Severe corrosion which required non-routine maintenance repairs was found on Fat Albert at an air show in Alaska
Taken in the summer of 2016 the interesting photos in this post show Fat Albert, the Blue Angels’ C-130 cargo plane used for transporting crew and equipment to air shows around the country, undergoing a chemical de-paint process at Tinker Air Force Base (AFB) after severe corrosion which required non-routine maintenance repairs was found on it at an air show in Alaska.
As told by Jillian Coleman, 72nd Air Base Wing Public Affairs in the article Fat Albert gets stripped at Tinker, the Oklahoma City Air Logistics Complex (OC-ALC) works on a fair share of C-130 aircraft, but seldom gets to work on one belonging to the Navy Blue Angels.
1st Lt. Willie Larkins, Maintenance Operations Officer in the 556th Aircraft Maintenance Squadron (AMXS), explained that the major corrosion was the reason the C-130 aircraft was pulled and brought to Tinker.
David Painter, 566th AMXS, said there has not been a Blue Angels plane at Tinker in about four years. “Fat Albert is a very identifiable aircraft and does a lot of special things, so having it come to Tinker is really kind of a treat. This is a good time to let the world know that when they need an aircraft painted or de-painted, [Tinker] is the premier spot to go to. They want the best of the best working on these birds, so having [Fat Albert] brought to Tinker makes us feel privileged.” He pointed out.
Fat Albert didn’t undergo full programmed depot maintenance at Tinker, but the OC-ALC was chosen as the pre-programmed depot maintenance (PDM) site because of its exceptional response time.
A five-day process began late Aug. 12, once the aircraft was officially in the Air Force’s possession. The Navy was responsible for unloading equipment from the plane and palletizing it, as it arrived fully loaded with tool boxes and gear. The aircraft remained in the Navy’s possession until the procedural steps had been completed, Cathy Grizzle, master scheduler for E-3s in the 566th AMXS, explained. Once the Air Force took over, the C-130 was de-fueled. Fat Albert spent five days in the hangar, and maintainers conducted a full stripping of the paint. Then, the plane was re-fueled and prepared for pre-flight departure.
Once Tinker completed their portion of the work, the Blue Angels were contacted to retrieve the aircraft. At the same time Tinker contacted Hill AFB, Utah, to coordinate movement to the next maintenance phase, said Ms. Grizzle. The Blue Angels operate on a strict and very structured schedule, so it was easier for schedulers to work with the Navy to ensure aircraft availability fit their needs. The Blue Angels gave Tinker about 30 days in total, but Mr. Painter said all-in-all, it only took about 15 days.
Tinker’s ability to expedite the process through an environmental stripping agent gives them an edge over other bases across the U.S.. Using an environmental agent versus a non-environmental agent has shaved about three days off the process, Lieutenant Larkins clarified, making five days the standard timeline for de-painting at the OC-ALC.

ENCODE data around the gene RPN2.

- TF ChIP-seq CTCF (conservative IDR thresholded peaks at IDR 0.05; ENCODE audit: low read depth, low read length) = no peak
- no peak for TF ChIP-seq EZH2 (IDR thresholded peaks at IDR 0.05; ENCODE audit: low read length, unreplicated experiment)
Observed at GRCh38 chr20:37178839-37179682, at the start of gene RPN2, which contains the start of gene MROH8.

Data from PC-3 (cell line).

Ms. Grizzle explained that there were approximately 24 hours from the initial point of contact and getting everyone and everything properly coordinated. The Blue Angels contacted Ms. Grizzle, who then coordinated with the OC-ALC Paint Facility and Hill AFB. Slots within the paint facility had to be available in order to prepare an itinerary or timeline to the estimated completion date. Its next location had also to be contacted to confirm a retrieval and arrival date. Executing the schedules on time is critical, Ms. Grizzle said, and that gave Tinker the capacity to take action swiftly.
Lieutenant Larkins said maintainers were very enthusiastic about working on this aircraft.
“It’s not every day we get to do this,” he said. “This has all the bells and whistles.”
Actually typical C-130s that are brought in are workload aircraft with a standard gray paint job. Having a specialty bird, especially a Navy aircraft, brought to Tinker is rather noteworthy.
Fat Albert was forced to miss the rest of the season. In the meantime, the Blue Angels flew a backup C-130 aircraft, “Ernie,” (which was a normal Marine Corps KC-130) until the PDM is finished.
Fat Albert, a tactical transport aircraft flown by an all-Marine crew, usually travels 100,000 miles each season (mid-March until mid-November) and carries 45 maintenance and support personnel, in addition to any specialized equipment required for the upcoming air shows.
“We really appreciate the hard work and dedication of the personnel at Tinker AFB,” said Fat Albert pilot Capt. Katie Higgins. “Many people forget that the Fat Albert team is more than just the pilots and the aircrew. It takes multiple maintenance facilities and maintainers from across the services to keep her running. We have the honor of representing these hard working servicemen and women.”
Photo credit: Kelly White / U.S. Air Force; Mass Communication Specialist 2nd Class Kathryn E. Holm and Mass Communication Specialist 1st Class Andrea Perez / U.S. Navy